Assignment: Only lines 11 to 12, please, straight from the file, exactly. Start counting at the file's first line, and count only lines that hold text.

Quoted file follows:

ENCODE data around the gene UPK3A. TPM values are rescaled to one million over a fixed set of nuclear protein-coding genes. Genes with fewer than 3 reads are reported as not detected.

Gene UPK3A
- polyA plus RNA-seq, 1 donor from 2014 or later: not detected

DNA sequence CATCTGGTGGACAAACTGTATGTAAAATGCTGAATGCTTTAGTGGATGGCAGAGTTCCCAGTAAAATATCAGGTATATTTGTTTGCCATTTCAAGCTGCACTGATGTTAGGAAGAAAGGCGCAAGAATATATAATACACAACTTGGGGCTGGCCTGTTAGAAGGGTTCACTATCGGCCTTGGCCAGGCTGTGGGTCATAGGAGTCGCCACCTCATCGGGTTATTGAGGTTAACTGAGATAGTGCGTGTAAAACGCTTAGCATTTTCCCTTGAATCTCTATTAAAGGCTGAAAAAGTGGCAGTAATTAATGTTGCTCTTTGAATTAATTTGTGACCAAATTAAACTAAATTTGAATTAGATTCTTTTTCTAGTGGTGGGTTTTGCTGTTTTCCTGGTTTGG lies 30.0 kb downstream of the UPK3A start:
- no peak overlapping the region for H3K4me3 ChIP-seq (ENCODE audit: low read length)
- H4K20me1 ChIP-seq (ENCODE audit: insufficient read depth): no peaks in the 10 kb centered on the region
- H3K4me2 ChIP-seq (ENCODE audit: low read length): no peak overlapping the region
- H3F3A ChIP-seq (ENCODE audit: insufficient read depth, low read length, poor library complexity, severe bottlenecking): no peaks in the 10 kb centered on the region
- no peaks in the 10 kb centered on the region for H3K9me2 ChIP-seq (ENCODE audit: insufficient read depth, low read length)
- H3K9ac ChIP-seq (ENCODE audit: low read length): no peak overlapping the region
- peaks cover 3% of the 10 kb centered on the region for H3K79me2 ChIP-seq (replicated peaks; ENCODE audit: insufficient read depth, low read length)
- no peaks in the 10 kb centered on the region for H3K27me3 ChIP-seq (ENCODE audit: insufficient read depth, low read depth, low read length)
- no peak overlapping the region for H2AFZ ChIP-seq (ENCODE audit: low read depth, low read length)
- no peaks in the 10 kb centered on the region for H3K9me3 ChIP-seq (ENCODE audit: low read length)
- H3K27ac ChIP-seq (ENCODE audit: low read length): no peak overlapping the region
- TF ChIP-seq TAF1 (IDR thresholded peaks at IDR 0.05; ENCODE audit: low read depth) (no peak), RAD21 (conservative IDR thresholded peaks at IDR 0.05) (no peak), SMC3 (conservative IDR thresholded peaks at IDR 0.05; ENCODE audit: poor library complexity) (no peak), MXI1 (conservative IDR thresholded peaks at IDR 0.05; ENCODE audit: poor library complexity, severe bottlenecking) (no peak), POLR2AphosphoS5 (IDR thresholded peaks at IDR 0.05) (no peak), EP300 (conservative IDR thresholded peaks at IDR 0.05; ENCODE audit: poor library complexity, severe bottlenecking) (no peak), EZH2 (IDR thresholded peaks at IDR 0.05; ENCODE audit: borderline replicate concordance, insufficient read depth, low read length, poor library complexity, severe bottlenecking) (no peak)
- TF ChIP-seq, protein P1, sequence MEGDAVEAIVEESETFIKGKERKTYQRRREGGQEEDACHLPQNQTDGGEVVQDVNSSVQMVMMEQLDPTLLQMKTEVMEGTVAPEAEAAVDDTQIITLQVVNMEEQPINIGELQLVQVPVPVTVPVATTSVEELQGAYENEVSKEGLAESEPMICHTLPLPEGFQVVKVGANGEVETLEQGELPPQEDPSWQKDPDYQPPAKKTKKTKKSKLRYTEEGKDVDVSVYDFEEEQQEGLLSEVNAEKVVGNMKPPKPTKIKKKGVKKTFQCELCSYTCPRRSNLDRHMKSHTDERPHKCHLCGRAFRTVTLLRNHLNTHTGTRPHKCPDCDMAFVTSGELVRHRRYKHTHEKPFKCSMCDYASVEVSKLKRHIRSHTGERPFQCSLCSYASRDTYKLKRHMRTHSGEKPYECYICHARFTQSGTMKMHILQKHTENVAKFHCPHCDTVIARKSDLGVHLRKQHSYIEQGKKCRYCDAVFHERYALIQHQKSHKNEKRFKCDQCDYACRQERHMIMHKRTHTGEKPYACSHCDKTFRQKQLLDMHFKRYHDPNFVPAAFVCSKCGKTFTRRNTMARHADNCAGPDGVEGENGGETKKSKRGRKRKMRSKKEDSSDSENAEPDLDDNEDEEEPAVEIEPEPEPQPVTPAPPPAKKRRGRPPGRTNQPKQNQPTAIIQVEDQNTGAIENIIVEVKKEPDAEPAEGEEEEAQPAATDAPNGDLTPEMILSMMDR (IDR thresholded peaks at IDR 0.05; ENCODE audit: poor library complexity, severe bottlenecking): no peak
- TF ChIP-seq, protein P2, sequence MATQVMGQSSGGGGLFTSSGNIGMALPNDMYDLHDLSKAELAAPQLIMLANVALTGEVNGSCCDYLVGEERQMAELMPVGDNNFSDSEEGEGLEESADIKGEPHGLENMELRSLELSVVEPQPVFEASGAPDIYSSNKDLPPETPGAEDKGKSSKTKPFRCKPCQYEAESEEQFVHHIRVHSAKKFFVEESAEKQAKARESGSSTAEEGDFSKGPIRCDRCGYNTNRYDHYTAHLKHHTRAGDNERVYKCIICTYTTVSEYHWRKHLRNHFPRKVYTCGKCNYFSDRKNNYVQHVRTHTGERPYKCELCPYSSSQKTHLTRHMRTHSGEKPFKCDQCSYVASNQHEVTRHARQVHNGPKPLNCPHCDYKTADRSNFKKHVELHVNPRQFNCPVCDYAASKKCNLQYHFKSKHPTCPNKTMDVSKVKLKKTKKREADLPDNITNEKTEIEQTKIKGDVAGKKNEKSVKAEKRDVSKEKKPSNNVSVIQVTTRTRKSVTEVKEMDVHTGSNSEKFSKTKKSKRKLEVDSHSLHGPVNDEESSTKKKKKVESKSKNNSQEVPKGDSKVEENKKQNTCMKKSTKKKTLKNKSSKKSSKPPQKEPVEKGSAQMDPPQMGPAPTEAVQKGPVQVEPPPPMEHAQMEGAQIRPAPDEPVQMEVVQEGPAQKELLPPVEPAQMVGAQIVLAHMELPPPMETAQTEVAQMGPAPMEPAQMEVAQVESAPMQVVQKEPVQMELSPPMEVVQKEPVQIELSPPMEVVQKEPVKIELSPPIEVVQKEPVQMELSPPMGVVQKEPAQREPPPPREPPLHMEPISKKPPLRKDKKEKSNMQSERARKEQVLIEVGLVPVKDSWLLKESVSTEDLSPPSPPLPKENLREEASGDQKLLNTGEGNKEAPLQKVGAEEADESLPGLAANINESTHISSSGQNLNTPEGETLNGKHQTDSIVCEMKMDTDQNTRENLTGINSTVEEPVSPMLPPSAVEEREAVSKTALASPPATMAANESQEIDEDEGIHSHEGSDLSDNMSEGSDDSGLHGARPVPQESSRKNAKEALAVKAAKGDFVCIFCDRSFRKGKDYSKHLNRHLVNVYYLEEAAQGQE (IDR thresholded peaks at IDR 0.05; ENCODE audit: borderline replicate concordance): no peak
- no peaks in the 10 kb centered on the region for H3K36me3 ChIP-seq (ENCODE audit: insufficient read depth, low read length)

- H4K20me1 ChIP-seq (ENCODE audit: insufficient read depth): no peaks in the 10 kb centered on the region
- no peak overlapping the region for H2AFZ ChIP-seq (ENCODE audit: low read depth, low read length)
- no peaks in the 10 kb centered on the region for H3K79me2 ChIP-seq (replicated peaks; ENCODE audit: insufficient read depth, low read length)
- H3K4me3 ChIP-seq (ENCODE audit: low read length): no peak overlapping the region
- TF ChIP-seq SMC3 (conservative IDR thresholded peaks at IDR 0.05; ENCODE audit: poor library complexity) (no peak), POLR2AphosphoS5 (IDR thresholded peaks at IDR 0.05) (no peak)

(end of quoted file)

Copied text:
- peaks cover 3% of the 10 kb centered on the region for H3K79me2 ChIP-seq (replicated peaks; ENCODE audit: insufficient read depth, low read length)
- no peaks in the 10 kb centered on the region for H3K27me3 ChIP-seq (ENCODE audit: insufficient read depth, low read depth, low read length)